In Support of Protesters in Myanmar

Although this post may seem irrelevant to the general content of my blog, I can’t stop myself from posting it. My very good friend from Myanmar/Burma has disappeared from my Gtalk contact list for 2 days now. I have been following the developments with the protest of monks with excitement and anxiety, thinking about how every type of dictatorship, even the type that the Generals possess in Burma is doomed. However, after the main internet connection to Myanman was cut down, I realised in depth, that this is not just some philosophical speculation about the importance of democracy and the fight for freedom. There are human lives at stake, and among them, the life of a friend. Apparently, the Generals have ordered internet to be cut, so the world won’t see how they slaughter the protestors. I don’t think anybody can do much in this situation, however, the message I have posted below came on my Facebook account today, and gave me hope, that there is at least somethings that can be done. I find my duty to disseminate this information, and I pray again for all the wonderful people in Myanmar who are struggling for their freedom, lives and future.
International day of Action
Contact: Burma Campaign UK
We are marching in solidarity with the monks and ordinary people of Burma who are risking their lives for freedom and democracy.
We appeal to the religious and secular communities across the world not to look the other way while the people of Burma cry out for international support.
Saturday 6th October
12 noon – worldwide
More information to follow
From internal source: It is heard that the junta has set a plot to assassinate the most senior venerable monks (Sanga Maha Naryaka) tonight as if it is done by the monks involved in the protest. We still have live contacts in Burma. We are getting reports of a massacre at a temple last night, around 200 monks killed. We will try to confirm this as soon as possible. They are arresting and imprisoning monks- so far over 700 have been arrested. They have raided dozens of monasteries. While the regime is stating only 9 have been killed the number is far closer to 200. They have snipers on tops of buildings to pick of the leaders. They are trying to suppress the violence.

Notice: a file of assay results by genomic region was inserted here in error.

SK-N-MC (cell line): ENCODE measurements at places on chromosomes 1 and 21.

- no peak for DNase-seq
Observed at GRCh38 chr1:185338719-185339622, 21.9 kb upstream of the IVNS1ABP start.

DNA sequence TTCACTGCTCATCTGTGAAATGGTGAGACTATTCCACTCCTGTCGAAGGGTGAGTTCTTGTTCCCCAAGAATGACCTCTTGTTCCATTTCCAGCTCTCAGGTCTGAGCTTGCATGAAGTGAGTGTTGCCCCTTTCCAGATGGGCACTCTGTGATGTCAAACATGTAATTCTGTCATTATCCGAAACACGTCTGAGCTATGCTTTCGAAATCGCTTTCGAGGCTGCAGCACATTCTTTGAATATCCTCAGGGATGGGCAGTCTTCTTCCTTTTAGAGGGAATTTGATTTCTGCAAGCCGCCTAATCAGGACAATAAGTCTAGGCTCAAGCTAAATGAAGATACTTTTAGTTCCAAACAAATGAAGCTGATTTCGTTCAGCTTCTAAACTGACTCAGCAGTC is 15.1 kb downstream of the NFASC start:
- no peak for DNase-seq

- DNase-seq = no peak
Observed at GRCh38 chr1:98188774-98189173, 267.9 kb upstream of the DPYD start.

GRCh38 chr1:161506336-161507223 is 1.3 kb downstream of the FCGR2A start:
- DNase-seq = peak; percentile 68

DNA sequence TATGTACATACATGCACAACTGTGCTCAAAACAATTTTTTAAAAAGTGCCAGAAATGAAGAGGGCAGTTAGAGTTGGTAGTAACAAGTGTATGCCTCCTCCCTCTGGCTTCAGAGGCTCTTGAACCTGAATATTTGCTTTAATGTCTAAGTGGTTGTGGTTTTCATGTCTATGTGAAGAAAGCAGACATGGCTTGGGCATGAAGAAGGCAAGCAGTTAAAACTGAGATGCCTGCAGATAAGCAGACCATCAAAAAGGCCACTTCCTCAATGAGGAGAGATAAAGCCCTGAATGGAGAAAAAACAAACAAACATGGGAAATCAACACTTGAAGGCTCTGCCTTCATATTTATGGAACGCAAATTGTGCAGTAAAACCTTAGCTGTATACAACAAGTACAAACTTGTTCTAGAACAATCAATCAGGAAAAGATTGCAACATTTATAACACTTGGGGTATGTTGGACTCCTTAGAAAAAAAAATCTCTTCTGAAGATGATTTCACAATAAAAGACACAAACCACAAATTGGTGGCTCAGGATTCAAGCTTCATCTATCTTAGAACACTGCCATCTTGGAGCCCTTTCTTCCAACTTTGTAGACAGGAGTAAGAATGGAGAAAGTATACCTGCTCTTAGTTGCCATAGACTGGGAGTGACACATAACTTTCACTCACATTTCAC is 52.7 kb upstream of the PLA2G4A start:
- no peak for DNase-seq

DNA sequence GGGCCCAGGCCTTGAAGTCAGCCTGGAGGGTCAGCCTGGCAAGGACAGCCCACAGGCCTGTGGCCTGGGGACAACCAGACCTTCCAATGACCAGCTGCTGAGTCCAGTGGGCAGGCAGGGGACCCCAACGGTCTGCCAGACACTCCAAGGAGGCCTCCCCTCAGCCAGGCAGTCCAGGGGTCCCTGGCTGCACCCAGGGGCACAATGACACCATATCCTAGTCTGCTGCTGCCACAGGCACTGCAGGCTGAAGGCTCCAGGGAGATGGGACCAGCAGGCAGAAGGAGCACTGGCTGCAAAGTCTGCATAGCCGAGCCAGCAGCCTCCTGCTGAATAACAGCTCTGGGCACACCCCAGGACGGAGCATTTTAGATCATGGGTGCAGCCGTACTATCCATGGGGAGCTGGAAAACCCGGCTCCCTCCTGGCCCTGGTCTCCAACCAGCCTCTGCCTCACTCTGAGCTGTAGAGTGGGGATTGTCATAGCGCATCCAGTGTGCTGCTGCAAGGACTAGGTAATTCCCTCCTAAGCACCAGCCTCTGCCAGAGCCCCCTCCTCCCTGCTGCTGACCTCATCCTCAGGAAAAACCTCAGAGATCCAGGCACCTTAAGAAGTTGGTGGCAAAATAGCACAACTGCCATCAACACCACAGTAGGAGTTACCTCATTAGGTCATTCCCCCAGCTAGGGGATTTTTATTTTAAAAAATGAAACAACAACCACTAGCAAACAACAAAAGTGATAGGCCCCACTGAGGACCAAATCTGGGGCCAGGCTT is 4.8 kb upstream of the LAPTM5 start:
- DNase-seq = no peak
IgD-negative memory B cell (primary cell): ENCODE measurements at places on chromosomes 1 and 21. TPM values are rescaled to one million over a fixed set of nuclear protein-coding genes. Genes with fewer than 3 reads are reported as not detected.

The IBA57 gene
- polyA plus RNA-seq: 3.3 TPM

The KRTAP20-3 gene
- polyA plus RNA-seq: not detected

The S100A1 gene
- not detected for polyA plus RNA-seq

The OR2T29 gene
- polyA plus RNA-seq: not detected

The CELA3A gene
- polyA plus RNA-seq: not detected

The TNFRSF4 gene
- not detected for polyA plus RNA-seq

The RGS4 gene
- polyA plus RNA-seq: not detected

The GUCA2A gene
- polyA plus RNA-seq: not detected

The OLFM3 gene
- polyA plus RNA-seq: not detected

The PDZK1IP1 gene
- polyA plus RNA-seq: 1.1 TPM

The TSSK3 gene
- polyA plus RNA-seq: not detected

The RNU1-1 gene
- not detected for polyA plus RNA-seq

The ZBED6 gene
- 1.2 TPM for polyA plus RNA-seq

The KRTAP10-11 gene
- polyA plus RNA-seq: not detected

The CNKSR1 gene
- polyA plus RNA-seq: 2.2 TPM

We MUST protest!


Transport Hell In Yerevan 2: This Is How I Get to Work Every Morning

Via ALS Movement

Armenia Economy Environment

Politics of The Armenian Nuclear Power Plant

The Republic of Armenia identifies the need to implement reforms focused on individual branches of industry and sets the following priorities:
– to pursue greater energy independence through a diversification of energy supplies and production, the creation of new sources of energy, including nuclear energy, and to develop a stable and reliable export-oriented energy system;

National Security Strategy
of the Republic of Armenia

Fear of the return of dark years in 90’s, when there was no electricity in the country in many ways defines the domestic and foreign politics in Armenia today.
The dark days, conditioned by war, economic collapse and severe blockade of Armenia by Azerbaijan and Turkey as well as lack of infrastructures to compensate the negative consequences of the blockage via energy import routes through Iran and Russia (through Georgia), followed the closure of the Soviet-build Metsamor nuclear reactor, located about 30 kilometers west of capital Yerevan and taken out of operation after the devastating earthquake of 1988. The Nuclear Power Plant returned to service in 1995, and although it currently supplies only 40 percent of the country’s power, for many people its possible closure is directly associated with the darkest days in Modern Armenian history. It won’t be an exaggeration to state, that there is no single politician who would risk bringing up the issue of shutting down the Metsamor NPP without being thrown out of politics altogether.